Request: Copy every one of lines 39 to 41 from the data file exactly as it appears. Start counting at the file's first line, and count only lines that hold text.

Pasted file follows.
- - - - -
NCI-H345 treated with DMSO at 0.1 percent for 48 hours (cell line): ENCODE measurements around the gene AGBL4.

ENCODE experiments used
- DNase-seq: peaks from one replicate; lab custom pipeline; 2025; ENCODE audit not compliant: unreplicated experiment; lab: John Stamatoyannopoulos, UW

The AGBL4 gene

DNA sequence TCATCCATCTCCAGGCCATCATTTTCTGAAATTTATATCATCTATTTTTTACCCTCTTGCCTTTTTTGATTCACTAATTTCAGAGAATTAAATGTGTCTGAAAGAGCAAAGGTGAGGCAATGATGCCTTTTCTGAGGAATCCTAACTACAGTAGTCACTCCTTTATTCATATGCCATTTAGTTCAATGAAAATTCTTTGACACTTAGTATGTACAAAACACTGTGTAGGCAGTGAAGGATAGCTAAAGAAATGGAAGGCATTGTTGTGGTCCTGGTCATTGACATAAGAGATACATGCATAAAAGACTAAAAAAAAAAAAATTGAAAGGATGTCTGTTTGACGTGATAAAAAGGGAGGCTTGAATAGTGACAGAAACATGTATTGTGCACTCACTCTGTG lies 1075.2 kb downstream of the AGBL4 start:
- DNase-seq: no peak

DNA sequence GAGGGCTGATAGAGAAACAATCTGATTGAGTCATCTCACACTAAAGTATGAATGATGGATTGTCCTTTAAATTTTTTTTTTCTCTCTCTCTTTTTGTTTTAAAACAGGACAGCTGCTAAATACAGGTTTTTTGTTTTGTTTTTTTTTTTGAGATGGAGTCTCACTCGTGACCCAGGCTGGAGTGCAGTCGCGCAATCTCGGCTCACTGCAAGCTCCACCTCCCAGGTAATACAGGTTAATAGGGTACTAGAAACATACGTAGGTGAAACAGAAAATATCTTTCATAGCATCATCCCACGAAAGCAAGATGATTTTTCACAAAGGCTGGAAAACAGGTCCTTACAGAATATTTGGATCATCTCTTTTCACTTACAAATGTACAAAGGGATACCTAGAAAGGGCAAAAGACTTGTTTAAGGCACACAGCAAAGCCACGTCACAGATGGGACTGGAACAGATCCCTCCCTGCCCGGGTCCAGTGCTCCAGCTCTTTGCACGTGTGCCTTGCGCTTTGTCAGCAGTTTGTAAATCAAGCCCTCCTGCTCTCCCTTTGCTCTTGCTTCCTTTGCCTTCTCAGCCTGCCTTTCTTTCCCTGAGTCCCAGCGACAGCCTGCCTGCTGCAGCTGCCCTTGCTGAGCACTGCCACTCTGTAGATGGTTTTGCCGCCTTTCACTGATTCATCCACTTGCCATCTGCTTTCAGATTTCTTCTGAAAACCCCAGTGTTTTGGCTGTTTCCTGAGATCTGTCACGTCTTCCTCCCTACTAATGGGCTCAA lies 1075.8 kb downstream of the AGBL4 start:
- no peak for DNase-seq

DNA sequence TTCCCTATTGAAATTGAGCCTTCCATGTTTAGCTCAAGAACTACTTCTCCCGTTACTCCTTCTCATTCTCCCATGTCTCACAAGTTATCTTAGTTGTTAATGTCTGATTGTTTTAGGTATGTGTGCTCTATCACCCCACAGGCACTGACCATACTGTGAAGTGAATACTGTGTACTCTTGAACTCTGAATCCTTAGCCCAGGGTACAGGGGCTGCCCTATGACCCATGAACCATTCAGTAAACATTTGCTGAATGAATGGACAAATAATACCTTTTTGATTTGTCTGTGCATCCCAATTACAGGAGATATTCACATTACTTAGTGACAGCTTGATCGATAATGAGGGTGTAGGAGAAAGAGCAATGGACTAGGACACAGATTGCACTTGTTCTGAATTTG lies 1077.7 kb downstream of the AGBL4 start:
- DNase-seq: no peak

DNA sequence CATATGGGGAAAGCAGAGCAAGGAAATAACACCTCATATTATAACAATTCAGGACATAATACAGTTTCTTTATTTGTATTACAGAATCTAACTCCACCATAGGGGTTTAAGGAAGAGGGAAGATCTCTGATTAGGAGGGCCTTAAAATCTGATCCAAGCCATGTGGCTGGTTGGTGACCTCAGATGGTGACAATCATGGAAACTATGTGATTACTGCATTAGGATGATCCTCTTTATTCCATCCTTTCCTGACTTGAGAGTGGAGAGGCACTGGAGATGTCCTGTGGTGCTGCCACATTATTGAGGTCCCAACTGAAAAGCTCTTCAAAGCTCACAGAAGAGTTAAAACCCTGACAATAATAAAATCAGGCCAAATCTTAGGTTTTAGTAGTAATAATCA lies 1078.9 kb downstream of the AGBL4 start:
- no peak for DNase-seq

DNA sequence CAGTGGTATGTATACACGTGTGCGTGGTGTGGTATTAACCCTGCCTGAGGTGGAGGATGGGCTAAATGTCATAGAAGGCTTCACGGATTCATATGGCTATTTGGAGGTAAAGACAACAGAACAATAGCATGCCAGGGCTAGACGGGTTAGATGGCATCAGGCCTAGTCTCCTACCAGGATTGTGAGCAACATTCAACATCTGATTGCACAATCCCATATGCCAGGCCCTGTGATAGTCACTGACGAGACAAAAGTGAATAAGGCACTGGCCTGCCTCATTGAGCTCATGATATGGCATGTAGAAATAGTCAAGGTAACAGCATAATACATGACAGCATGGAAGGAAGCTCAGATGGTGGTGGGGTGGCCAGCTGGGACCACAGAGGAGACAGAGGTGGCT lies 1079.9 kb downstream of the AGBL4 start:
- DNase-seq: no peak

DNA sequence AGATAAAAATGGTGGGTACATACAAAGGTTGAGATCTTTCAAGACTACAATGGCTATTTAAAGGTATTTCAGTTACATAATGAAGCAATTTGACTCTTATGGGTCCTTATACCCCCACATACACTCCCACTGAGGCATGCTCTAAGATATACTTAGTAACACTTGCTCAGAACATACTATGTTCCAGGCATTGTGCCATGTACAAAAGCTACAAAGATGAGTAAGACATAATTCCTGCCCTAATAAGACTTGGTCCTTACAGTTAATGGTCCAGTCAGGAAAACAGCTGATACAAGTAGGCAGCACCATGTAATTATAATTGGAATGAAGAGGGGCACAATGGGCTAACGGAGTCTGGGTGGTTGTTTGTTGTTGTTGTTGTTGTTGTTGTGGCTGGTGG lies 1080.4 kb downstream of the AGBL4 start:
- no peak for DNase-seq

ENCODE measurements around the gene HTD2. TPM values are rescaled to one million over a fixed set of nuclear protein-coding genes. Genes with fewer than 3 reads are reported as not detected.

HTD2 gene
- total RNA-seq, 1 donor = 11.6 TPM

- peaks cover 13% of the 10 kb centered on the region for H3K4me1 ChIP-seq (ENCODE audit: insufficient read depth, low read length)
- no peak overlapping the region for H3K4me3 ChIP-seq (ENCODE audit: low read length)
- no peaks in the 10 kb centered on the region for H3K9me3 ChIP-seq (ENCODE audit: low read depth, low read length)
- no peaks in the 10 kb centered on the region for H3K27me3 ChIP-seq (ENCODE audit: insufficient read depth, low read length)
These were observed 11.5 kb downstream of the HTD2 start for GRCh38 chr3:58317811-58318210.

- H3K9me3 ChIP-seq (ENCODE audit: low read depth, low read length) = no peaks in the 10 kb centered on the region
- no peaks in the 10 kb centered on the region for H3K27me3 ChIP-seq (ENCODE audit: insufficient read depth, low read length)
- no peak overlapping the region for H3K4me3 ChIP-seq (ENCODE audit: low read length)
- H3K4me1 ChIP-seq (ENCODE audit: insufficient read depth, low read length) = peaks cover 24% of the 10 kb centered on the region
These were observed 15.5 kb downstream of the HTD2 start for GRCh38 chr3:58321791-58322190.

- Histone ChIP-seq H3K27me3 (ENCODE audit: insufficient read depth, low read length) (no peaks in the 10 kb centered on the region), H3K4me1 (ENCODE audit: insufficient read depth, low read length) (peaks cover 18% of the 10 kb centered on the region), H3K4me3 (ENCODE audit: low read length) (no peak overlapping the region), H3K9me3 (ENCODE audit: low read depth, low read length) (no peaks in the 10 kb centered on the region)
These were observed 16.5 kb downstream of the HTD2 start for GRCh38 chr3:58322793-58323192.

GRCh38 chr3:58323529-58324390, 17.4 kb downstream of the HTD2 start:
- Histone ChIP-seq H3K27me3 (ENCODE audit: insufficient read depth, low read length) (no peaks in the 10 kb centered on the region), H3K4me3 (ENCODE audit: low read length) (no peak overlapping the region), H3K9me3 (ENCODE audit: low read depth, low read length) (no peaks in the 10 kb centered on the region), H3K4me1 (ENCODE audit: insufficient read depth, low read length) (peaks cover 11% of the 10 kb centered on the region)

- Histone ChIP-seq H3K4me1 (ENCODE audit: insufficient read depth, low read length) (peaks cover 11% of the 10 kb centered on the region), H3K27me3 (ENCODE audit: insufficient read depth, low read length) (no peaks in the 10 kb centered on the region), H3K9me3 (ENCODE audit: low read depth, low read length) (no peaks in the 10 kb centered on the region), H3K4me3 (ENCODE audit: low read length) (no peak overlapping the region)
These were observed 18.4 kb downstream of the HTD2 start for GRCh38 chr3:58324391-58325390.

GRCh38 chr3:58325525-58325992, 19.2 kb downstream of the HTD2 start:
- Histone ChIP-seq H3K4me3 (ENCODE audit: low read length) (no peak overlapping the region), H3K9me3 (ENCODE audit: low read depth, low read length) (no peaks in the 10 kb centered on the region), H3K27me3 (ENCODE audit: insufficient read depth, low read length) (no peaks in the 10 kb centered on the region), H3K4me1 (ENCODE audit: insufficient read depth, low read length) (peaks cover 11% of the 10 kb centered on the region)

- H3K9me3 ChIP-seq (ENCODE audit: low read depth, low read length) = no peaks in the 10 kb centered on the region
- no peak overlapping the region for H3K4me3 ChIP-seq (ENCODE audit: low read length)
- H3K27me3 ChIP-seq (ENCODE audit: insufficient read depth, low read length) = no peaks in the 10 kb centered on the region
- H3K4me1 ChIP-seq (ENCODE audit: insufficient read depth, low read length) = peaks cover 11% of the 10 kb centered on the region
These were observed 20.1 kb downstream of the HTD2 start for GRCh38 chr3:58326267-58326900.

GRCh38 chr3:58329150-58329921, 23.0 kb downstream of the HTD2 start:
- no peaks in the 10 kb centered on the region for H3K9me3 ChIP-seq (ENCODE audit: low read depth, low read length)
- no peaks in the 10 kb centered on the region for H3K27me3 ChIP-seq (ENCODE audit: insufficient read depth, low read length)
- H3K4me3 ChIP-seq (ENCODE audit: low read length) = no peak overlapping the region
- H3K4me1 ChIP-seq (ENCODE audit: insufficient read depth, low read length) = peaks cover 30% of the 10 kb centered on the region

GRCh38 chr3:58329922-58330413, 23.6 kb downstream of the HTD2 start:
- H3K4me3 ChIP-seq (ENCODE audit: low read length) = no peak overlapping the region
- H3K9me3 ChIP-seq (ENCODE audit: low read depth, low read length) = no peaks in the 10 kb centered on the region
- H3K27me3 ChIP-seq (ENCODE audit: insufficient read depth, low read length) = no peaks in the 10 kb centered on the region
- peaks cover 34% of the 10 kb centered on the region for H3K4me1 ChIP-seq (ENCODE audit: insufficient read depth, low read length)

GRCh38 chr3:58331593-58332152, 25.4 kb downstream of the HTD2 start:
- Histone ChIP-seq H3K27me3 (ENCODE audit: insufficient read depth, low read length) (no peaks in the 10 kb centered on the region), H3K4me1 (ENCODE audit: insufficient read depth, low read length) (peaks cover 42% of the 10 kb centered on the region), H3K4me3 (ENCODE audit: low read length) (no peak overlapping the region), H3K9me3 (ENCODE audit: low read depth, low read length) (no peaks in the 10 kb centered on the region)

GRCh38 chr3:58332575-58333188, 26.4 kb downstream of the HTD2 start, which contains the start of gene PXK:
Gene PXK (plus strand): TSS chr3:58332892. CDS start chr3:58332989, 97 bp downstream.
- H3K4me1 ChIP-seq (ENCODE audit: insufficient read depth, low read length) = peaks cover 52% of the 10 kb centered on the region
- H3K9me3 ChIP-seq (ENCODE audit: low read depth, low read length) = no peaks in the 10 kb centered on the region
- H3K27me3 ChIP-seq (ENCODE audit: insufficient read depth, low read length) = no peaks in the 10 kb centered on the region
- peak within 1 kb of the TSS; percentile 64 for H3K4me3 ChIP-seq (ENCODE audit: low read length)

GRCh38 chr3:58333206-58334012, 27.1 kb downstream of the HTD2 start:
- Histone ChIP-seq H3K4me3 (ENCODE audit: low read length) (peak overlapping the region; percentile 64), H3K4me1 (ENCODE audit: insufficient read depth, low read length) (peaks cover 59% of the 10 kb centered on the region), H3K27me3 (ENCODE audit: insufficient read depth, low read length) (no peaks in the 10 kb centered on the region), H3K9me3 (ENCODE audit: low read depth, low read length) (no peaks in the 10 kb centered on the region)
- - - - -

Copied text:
- no peak overlapping the region for H3K4me3 ChIP-seq (ENCODE audit: low read length)
- H3K27me3 ChIP-seq (ENCODE audit: insufficient read depth, low read length) = no peaks in the 10 kb centered on the region
- H3K4me1 ChIP-seq (ENCODE audit: insufficient read depth, low read length) = peaks cover 11% of the 10 kb centered on the region